Melbourne or Sydney - who will win the race to be Australia’s number 1 capital city?
As long as I remember there's been rivalry between our two super star cities which, interesting, are each bigger than every city in the USA other than New York.
Currently the population of Sydney is around 5,030,000 and that of Melbourne is 4,725,316, but Melbourne is catching up fast
Melbourne was the last of the mainland state capitals to be settled in 1836, then usurped Sydney as Australia’s biggest city in the gold rush days of the 1850s.
By Federation both cities were about the same size: half a million people each.
But by the end of the 20th century Sydney took the lead with 600,000 more people.
However, in the 21st century Melbourne has overturned 100 years of demographic history and, currently growing at around 2.6% per annum, is set to change the balance of Australia’s largest cities, de-throning Sydney as the nation’s most populous capital city.
Demographers id.com.au’s recent population forecasts show a change in leader is in the not too distant future.
Recently updated Small Area Forecast information (SAFi) for Victoria forecasts that Melbourne will overtake Sydney by 2023, when Melbourne’s population is anticipated to top 5.53 million, exceeding Sydney’s expected population of 5.51 million.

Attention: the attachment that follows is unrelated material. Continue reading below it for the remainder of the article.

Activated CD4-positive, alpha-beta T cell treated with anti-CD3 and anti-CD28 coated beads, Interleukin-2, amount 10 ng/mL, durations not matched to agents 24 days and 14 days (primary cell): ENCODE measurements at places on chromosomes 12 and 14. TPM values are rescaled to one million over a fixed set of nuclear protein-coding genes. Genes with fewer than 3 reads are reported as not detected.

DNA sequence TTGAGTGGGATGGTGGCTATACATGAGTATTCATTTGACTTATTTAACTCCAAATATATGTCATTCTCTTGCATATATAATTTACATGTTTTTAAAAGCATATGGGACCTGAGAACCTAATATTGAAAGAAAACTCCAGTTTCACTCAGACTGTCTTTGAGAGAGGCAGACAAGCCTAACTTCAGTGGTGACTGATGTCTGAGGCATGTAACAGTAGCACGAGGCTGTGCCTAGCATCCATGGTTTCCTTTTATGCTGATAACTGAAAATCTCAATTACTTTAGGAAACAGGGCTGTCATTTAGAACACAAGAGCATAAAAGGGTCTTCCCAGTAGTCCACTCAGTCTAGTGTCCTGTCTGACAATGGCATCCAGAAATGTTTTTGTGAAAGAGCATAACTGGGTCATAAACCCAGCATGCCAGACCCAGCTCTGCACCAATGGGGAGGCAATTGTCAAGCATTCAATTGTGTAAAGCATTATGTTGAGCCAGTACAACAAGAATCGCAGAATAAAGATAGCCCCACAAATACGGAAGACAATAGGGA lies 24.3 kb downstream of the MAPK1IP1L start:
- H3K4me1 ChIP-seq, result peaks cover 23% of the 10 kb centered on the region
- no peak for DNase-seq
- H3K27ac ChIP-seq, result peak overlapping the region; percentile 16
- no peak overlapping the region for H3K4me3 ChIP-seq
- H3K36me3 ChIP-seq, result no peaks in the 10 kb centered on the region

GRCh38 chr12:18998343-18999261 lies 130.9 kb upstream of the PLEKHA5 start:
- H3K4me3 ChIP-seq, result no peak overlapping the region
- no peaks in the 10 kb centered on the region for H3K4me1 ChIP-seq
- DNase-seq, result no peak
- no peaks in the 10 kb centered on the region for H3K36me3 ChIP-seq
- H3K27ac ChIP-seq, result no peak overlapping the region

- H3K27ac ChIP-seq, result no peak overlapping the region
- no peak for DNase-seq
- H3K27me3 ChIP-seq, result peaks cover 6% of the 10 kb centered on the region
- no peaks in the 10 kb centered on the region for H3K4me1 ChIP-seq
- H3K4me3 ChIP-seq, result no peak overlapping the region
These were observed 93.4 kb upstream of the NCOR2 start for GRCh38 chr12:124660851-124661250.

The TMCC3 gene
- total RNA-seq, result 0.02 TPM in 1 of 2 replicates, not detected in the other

The race winner continues to lead in the longer-term, with the gap forecast to widen by 2037 as Melbourne adds more than half a million more people than Sydney.
- Also read:Latest Asking Prices State by State | Listings and asking prices steady in lead up to market hiatus
- Also read:Here’s how to avoid these 12 common reasons property investors fail to build a Multi Million Dollar Property Portfolio
- Also read:Heat comes out of the housing market as values across Melbourne dip and Sydney slows | Corelogic Home Value Index
- Also read:Latest property price forecasts for 2024 revealed. What’s ahead in our housing markets in the next year or two?
- Also read:Sydney property market forecast for 2024
Forecast population, Melbourne and Sydney, 2017-41
Sources: .id (the population experts), SAFi Victoria, 2017, SAFi NSW, 2016
Of course...the devil is in the detail.
Like any good demographic analysis, geographic borders are central to the insight.
In this case, the geographic definition of the greater capital city area is important.
This analysis uses the Australian Bureau of Statistics official greater capital cities statistical area (GCCSA) geographic definition of metropolitan Melbourne and metropolitan Sydney.
The 2016 GCCSA definition of metropolitan Melbourne excludes Geelong and metropolitan Sydney includes the Central Coast.
Do people who live in Gosford and Wyong consider themselves Sydney-siders? Are people in Bacchus Marsh and Lancefield happy to be called Melburnians?